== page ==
Bingo differentiated between money he would remit for the living expenses of his wife and kids in the Philippines and the money he deposited in his Metrobank account as savings.

He would turn over his daily salary of ¥15,000 to Cathy(not her real name), his live-in partner, who would then give him back ¥5,000 for his daily expenses.  Adding her own salary to their combined finances, Cathy would then take charge of paying all their monthly bills and food expenses and any money left would then be split between remittances to both their families and to savings deposits.

As Cathy had legal status, she would be in charge of transacting with the bank, depositing Bingo's savings into his account, and their remittances for their families into her account.  Cathy's niece in Manila would then send word to Bingo's family that a remittance had arrived.  Bingo's mother would go to Cathy's niece's house and together they would go to the bank and withdraw the remittance from Cathy's account. [The arrangements on how remittances were spent or how they eventually reached Bingo's wife and children from Bingo's mother is the subject of another posting].

Bingo declared that he had been remitting not less than P20,000 per month without fail for the living expenses of his family (though finding the necessary paper trail -- i.e. bankbooks -- will be harder as it will entail interviewing Cathy and Bingo's mother).

Savings vis-a-vis Income

Bingo's employment history in his 19 years as an overstayer in Japan is as follows:

Job Description
Assembling bicycle parts/components
Operating machinery for a rubber factory
Operating a cement mixer
-Construction laborer for housing company
-Operating machinery for steel company
 Assembling bicycle parts/components
 Construction laborer

At the salary rate of ¥15,000/day, Bingo's savings rate is 6%, if he was employed 100% of the time.  (computation details: [¥1,494,733 total savings] / [¥15,000/day x 20 days/mo x 85 months total savings period])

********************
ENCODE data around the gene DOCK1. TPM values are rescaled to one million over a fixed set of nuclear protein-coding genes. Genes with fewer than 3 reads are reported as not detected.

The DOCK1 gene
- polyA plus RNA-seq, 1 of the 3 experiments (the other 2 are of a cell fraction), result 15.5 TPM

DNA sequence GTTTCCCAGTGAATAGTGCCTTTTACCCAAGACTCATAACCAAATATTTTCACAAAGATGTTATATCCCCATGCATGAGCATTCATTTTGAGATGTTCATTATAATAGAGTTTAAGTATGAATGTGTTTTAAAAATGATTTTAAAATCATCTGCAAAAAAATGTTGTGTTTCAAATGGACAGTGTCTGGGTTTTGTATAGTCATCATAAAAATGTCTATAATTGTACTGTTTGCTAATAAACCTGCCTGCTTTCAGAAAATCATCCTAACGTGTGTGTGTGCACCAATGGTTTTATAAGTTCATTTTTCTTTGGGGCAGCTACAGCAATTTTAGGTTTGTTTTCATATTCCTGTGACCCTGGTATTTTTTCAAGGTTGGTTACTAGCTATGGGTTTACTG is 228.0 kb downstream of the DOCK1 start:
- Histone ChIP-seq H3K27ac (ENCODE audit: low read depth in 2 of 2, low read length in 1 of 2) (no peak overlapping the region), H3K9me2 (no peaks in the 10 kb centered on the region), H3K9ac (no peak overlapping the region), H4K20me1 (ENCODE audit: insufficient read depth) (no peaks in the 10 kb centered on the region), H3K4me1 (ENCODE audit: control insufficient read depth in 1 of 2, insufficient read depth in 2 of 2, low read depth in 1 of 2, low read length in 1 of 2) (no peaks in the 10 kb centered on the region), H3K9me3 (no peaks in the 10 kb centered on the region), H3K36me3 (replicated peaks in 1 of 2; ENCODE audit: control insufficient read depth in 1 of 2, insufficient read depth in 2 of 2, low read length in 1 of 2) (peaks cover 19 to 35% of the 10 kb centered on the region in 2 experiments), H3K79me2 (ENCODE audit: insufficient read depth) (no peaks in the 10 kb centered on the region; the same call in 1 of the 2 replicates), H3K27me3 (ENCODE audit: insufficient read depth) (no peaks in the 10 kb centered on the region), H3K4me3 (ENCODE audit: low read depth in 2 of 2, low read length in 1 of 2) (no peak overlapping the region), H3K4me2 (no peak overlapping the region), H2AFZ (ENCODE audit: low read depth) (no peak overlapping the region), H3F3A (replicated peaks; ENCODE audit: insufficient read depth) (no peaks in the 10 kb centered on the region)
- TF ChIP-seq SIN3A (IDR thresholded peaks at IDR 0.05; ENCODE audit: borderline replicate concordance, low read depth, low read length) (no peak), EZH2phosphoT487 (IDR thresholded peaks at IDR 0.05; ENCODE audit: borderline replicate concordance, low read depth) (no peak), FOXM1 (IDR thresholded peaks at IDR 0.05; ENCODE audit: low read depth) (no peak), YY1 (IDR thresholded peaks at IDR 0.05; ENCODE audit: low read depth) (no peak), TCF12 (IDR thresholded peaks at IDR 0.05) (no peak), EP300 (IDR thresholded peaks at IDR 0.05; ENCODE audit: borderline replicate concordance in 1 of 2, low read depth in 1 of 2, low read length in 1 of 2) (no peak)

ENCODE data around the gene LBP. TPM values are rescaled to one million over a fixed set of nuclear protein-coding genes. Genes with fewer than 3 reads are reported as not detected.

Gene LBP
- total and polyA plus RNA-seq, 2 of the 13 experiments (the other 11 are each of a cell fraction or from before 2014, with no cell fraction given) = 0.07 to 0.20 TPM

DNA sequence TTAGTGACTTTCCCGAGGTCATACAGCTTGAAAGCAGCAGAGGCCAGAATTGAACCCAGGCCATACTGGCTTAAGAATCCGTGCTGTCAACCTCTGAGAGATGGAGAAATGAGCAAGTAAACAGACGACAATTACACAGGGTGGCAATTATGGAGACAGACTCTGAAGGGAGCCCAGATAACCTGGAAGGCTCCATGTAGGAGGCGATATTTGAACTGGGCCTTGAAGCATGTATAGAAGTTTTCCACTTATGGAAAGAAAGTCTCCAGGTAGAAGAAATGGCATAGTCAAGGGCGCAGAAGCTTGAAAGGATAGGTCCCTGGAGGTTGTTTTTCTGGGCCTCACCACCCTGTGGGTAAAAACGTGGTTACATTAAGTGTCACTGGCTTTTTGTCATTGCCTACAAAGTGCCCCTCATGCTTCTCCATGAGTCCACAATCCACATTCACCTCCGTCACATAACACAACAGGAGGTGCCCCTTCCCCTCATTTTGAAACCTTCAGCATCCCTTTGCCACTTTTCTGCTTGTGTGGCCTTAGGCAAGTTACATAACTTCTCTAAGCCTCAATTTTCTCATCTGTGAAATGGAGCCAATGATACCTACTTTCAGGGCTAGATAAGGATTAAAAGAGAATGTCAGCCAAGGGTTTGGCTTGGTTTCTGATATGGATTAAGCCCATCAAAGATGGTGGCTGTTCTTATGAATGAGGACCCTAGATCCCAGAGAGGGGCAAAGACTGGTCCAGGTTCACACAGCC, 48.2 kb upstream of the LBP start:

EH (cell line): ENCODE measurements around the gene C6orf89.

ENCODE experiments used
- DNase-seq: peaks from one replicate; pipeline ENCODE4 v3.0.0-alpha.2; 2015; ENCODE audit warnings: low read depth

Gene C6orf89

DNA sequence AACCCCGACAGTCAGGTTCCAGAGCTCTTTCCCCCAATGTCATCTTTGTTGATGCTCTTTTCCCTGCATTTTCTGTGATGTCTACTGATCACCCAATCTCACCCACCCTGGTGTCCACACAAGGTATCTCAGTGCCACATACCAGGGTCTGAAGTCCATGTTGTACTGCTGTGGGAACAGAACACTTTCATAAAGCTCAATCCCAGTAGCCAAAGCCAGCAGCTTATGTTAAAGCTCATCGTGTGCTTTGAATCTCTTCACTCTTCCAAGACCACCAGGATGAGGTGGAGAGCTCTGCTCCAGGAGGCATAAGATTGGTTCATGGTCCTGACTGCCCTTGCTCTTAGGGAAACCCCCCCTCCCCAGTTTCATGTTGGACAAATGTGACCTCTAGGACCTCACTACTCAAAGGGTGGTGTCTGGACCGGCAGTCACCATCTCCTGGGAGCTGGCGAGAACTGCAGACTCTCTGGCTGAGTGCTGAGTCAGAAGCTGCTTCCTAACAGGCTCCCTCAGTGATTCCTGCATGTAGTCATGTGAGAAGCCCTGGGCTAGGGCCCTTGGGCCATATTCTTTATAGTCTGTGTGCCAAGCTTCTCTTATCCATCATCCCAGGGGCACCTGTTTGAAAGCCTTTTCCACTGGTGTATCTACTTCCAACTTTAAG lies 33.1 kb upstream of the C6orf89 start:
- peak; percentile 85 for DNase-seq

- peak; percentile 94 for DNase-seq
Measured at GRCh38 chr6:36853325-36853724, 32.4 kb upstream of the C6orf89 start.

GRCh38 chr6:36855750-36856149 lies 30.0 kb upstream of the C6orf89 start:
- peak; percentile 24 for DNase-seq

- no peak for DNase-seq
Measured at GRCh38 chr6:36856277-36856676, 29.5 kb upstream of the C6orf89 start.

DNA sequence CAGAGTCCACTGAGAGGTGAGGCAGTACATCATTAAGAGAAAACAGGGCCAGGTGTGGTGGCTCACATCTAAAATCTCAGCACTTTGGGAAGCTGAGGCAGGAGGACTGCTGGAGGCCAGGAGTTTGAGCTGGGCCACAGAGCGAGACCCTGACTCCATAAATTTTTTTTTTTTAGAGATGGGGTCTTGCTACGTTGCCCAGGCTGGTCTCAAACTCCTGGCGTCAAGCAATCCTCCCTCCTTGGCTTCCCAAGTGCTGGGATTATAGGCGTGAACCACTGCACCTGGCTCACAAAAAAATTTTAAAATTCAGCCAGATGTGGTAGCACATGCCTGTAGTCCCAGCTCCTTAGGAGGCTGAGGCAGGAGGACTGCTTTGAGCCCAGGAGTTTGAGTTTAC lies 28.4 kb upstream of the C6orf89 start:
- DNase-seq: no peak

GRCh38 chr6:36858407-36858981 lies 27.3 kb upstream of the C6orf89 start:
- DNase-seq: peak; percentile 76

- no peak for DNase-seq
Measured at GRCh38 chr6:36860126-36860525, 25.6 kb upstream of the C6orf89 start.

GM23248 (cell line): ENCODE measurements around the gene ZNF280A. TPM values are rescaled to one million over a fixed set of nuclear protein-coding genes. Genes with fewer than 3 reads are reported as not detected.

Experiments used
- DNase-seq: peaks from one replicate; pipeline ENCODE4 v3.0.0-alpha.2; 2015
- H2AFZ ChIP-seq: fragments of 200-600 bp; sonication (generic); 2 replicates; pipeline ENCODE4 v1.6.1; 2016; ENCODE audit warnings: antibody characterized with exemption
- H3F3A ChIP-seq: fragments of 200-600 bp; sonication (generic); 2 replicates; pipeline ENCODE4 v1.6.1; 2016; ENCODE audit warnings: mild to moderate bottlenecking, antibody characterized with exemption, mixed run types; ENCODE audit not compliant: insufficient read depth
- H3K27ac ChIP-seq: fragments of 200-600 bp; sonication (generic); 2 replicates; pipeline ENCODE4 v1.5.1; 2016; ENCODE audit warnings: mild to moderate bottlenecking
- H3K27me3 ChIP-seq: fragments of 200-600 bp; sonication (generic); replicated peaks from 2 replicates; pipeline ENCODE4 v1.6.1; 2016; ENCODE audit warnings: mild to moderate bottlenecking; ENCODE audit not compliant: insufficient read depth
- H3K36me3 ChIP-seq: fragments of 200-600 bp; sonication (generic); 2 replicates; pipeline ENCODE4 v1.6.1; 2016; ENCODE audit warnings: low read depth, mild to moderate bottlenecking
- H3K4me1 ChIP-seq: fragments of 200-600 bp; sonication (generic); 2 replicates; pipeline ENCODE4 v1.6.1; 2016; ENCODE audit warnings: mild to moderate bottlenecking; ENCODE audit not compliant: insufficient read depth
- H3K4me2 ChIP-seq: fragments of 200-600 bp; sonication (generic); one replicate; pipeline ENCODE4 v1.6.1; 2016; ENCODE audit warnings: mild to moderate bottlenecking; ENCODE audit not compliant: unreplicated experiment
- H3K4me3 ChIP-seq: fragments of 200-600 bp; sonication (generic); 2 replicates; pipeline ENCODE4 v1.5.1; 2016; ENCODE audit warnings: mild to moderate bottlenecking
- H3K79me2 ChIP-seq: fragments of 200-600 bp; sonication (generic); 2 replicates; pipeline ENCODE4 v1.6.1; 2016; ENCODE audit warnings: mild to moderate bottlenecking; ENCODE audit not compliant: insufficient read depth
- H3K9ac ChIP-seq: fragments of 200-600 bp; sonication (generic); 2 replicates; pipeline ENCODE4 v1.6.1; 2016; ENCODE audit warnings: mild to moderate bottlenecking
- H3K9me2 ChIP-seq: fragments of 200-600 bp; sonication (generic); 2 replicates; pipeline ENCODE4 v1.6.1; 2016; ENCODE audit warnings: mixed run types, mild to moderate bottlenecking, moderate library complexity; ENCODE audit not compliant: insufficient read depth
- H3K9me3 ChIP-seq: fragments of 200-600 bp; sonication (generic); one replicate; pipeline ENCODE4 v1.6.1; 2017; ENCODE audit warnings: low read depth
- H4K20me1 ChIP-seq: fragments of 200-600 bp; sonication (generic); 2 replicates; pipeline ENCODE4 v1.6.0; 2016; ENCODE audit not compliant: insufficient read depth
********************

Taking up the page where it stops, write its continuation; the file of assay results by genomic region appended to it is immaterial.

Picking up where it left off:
Note that I compute savings rate based on gross income, that is, not deducting living expenses and remittances.  I use this method mainly because I have yet to develop a method to standardize the various variables involved in computing net savings such as, aside from living expenses and remittances, entertainment expenses (gambling, movies, travelling), expenses for vices (smoking, etc). Aside from standardizing the measurement of the Bilog's various expenses, there is the issue of validating and finding documentary bases of amounts mentioned by my respondents.

Another important issue to note here is that I use an employment rate of 100% since Bingo himself stated that during the period 2001 to 2008 he had been fully employed in only one construction company.  If we conservatively assume that he was employed only 50% of the time during that 85-month savings period then his savings rate becomes 12%.

How is a savings rate evaluated?

A number of approaches are possible, varying by the perspective of the beneficiary of the savings.  Remember that we differentiate savings (cash for future use) from remittances (for current use such as for living expenses).

The first beneficiary is the Bilog's dependents (including himself).

[continuing article...]